Among the original four, Foreign Secretary James Cleverly is still hanging in there. He came to the defense of the prime minister in an interview with Sky News, saying “going through another leadership campaign, defenestrating another prime minister” won’t “convince the British people that we are thinking about them rather than ourselves” or “convince the market to stay calm.”
“Being angry I get, I totally get it, but that’s an emotional response, not a plan,” he added.
Truss, though, is in trouble.
To Parliament on Wednesday, she offered an apology — of sorts — as she came under withering criticism for first proposing big tax cuts and then reversing herself after her policies sent financial markets reeling.
“I’ve been very clear that I am sorry and I have made mistakes,” she told lawmakers in the House of Commons — where opposition members accused the new prime minister of governing with no viable plan and no mandate, and where some of her own party members, too, have threatened to revolt.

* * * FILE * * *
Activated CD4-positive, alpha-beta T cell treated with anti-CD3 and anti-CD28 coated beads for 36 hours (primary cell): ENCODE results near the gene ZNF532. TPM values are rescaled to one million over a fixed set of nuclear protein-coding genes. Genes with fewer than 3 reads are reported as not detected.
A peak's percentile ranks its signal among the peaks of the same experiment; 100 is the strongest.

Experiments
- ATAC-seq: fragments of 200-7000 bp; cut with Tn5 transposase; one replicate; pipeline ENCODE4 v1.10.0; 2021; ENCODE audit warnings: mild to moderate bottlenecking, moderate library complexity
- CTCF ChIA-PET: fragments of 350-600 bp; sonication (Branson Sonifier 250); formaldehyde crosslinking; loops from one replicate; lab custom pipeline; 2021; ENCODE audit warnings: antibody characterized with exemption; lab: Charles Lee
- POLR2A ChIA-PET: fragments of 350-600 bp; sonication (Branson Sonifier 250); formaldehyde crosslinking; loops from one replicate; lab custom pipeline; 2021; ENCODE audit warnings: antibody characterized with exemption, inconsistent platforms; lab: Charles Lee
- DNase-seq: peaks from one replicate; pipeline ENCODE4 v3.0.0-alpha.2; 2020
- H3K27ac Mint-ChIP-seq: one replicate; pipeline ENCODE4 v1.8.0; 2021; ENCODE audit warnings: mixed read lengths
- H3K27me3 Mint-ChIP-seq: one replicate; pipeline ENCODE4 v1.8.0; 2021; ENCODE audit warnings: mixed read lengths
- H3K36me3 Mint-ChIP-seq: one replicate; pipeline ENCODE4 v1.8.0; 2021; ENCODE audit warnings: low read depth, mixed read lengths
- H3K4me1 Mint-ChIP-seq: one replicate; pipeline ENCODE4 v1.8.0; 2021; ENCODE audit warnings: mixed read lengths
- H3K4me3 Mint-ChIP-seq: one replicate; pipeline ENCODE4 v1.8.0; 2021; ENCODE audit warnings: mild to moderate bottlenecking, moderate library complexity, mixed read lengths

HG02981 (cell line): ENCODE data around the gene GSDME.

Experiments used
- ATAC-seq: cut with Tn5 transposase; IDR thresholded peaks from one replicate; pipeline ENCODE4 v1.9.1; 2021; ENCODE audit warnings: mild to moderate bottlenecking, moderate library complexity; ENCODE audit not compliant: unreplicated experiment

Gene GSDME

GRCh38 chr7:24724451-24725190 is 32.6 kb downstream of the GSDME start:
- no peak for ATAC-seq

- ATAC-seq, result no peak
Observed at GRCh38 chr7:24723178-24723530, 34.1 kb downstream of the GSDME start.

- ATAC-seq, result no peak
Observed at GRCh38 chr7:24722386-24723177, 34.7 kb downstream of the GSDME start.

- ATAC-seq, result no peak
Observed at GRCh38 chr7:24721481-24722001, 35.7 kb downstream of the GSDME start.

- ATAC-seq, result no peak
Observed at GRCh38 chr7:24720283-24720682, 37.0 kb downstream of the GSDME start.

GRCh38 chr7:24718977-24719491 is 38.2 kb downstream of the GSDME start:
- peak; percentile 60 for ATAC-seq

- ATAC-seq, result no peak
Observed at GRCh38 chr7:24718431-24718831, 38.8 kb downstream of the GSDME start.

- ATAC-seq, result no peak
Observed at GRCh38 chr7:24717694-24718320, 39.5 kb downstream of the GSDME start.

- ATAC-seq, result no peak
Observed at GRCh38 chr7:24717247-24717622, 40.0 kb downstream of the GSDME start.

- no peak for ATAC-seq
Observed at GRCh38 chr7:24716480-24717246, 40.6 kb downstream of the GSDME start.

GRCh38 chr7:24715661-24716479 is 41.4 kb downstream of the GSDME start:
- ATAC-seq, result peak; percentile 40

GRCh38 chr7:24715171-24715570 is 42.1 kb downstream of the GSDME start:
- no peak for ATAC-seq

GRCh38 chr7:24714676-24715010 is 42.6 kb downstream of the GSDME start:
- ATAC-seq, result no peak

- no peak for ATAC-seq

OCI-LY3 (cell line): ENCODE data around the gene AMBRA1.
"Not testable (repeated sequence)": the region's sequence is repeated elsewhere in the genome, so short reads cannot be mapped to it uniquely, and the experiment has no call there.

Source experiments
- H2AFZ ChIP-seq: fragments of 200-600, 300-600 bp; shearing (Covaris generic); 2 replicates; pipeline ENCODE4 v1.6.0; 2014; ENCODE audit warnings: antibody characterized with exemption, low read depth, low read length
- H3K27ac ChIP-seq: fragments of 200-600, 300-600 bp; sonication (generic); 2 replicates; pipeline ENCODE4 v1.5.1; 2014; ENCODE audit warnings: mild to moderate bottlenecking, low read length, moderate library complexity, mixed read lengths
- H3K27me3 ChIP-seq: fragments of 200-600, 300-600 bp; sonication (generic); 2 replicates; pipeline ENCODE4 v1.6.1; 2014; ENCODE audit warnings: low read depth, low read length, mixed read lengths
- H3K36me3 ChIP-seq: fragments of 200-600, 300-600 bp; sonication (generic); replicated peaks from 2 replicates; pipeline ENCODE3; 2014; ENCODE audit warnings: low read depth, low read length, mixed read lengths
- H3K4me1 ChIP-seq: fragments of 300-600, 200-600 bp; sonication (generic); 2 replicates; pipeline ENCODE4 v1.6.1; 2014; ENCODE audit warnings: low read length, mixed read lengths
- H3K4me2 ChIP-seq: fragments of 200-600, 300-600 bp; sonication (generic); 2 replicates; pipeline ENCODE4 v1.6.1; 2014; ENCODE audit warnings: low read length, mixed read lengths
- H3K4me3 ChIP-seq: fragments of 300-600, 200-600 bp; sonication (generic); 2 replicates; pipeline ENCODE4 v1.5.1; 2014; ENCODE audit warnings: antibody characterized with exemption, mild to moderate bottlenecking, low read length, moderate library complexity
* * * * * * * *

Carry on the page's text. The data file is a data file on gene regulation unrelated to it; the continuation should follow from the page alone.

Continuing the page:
As Truss struggles, so does the British economy. Just a few hours before she appeared in Parliament, the government reported that inflation increased to 10.1 percent in September compared with prices last year. The higher cost of food was driving the spike.
The economy was in bad shape before Truss became leader — though she arguably has made things worse. Energy costs are soaring, in part because of Russia’s war in Ukraine; the British pound is taking a beating; and the Bank of England has warned that a recession is likely before year’s end.
In her remarks, Truss blamed global head winds for the woes — and not her bungled plan for economic growth, which envisioned tax cuts for the well-to-do and corporations, paid for by deep borrowing and more debt.
With Liz Truss’s agenda gutted, Brits ask if prime minister is still in charge
Her appearance at prime minister’s questions, or PMQs — only her third since becoming leader of the country six weeks ago — found Truss mostly on the defensive. She lashed out at the opposition parties. But the opposition has not run Britain for the past 12 years. Her Conservative Party has.